While writing her thrilling and sonically expansive new album To the Sunset (out on Aug. 3), Amanda Shires quite literally immersed herself in the process. Among clothes, shoes and scraps of paper, Shires holed up and wrote some of the boldest and most adventurous material of her career.
“Honestly, I think it was just isolation. Just being in a small space — a super small space,” Shires tells Wide Open Country. “I wrote my record in my closet — taping the stuff to the walls and being in there by myself for 10 to 12 hours I guess led to the sounds I started hearing for the record.”
It’s the kind of commitment you’d expect from the singer-songwriter and musician, who has an MFA in poetry from Sewanee University. Shires says her MFA studies strengthened her songwriting.
“My whole point in going back to school was to get better at words and precision. It makes the editing process a lot easier,” says Shires. “You don’t have to mull over a preposition for as long. If you see a cliche they’re easier to spot now.”
There’s not a cliche or unnecessary word to be found on To the Sunset, a 10-song collection that blends electronic sounds and crunchy guitars with Shire’s precise songwriting.
Album opener “Parking Lot Pirouette” pulses with self-assertive fierceness while the record’s lead single “Leave it Alone” explores new love and desire and finds the narrator describing her lover’s eyes as glittering “like an eagle’s cage” and musing “I envy your clothes, how they get to be so close.”
To the Sunset, produced by Dave Cobb, is the follow-up to 2016’s critically-acclaimed My Piece of Land and the fifth studio album from the multi-talented fiddle player who spent her teen years as a member of the Texas Playboys and her early 20s touring the Texas circuit with country legend Billy Joe Shaver.
Shires says Shaver was an early champion of her songwriting — even if she wasn’t fully convinced at the time.
“At the time when he was saying ‘You should be a songwriter’ I thought I was getting fired so I didn’t take that very well. I just decided ‘No, that’s not what I’m trying to do, Billy Joe. I love my job,'” Shires says. “A year later there I went, packing up my U-Haul and driving 16 hours to pursue my dream of becoming a waitress in Nashville, Tennessee.”
But it was only a matter of time before Shires gained well-deserved recognition for both her songs and onstage collaborations. In addition to recording her solo albums, Shires has spent the past decade touring with artists like Justin Townes Earle and with her husband Jason Isbell as part of his band the 400 Unit.
All Rock and Roll and No Golf
Filled with soaring synth sounds and distorted guitars and fiddle, To the Sunset offers comfort to anxious souls in a time of upheaval. On album standout “Break Out the Champagne” Shires embraces uncertainty, taking inspiration from late night conversations about the apocalypse and a brush with potential disaster.
“One night I was hanging out with my girlfriend Kelly and she was talking about the apocalypse and that’s really where the whole thing started,” Shires said. “In the next verse I was talking about this airplane I went on from Dallas to London. We lost an engine and it was scary. I was thinking if I had that to do over again I would turn that into a party. It would be way better than the flight attendants collecting the drinks and everybody just being silent.”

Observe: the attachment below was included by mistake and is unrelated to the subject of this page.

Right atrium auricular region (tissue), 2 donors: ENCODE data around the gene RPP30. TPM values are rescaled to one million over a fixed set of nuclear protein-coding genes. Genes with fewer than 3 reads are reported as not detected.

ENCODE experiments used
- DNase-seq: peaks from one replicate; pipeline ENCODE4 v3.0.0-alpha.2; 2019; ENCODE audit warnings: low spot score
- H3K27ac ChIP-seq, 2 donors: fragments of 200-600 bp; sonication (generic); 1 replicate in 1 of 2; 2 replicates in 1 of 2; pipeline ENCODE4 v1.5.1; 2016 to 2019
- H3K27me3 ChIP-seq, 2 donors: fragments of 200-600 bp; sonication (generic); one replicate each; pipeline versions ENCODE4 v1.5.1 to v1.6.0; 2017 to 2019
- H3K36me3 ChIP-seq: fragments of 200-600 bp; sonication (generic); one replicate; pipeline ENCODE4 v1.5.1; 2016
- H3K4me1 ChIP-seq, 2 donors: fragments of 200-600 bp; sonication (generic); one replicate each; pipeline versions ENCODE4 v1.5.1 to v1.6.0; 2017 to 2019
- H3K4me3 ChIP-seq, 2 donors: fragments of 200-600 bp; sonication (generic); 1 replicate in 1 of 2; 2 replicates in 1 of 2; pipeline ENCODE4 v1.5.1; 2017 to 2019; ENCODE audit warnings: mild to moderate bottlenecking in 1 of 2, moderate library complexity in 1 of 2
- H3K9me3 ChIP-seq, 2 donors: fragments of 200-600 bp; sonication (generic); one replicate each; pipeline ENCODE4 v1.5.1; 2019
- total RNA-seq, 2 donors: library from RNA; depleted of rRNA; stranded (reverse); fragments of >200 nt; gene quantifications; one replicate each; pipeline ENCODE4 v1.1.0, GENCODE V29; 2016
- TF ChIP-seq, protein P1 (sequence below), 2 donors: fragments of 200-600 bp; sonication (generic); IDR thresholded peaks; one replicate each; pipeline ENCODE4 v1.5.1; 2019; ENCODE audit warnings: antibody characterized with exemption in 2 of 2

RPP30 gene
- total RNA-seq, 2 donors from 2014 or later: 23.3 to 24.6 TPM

The song also features one killer kiss-off, which showcases Shires’ sense of humor and doubles as a succinct description of her approach to the album itself. In response to her partner leaving her, the song’s narrator offers the reply: “I’m rock and roll and you’re golf.”
Shires says the lyric came out of a conversation about the demise of a friend’s relationship.
“I was just trying to cheer them up and I said ‘It doesn’t matter. You’re rock n roll and he’s golf, you know?’ And I don’t know why. It’s just in my mind the way I pictured that person,” Shires says. “I also think it’s hilarious. Golf is not my favorite sport. I get that people like it but it seems to me the opposite of rock and roll.”
Rocker “Eve’s Daughter,” about the resilience of a young woman who packs up and heads toward the sunset to start over, was inspired by discussions Shires had with her mother.
“I’m pretty proud of that song because I’m proud of my mom. She had us when she was very young and she was a single mom and we had to move around a lot,” says Shires. “She did things like work at a bail bonds place and be a fish monger while she also went to school.”
“Sometimes it was treading water, I guess it is sometimes for all Eve’s daughters,” Shires sings on the track and it sounds like a rallying cry.
Read More: Amanda Shires’ 10 Best Solo Songs, Ranked
While Shires is clear that she writes songs from her own perspective and shared experiences with those close to her, the singer hasn’t been quiet about country radio’s gender gap. She showed up to the 2017 CMA Awards wearing a shirt that read “Mama Wants to Change That Nashville Sound” (a lyric from the Jason Isbell and the 400 Unit song “White Man’s World”) and last September she called out a radio station for playing just two female artists in nearly two hours of air time.
“The idea that there’s two or three spots only for a woman to occupy is terrible,” Shires says. “And then it has to be a ballad like ‘I need you’ or ‘I need to be rescued’ or some kind of weak ass shit.”
Weakness isn’t in Shires’ vocabulary. And in reflecting on those expectations placed upon women, she found freedom in new sonic spaces.
“I took that part of the thinking and applied it to my record. Usually I write a bunch of slow, miserable dirges and these are upbeat,” says Shires, laughing. “So I tried to consciously go against that aspect of it.”
The result is a collection of songs that’s nothing short of fearless and electrifying rock and roll. Or, as Shires says, “10 tracks of all rock and roll and no golf.”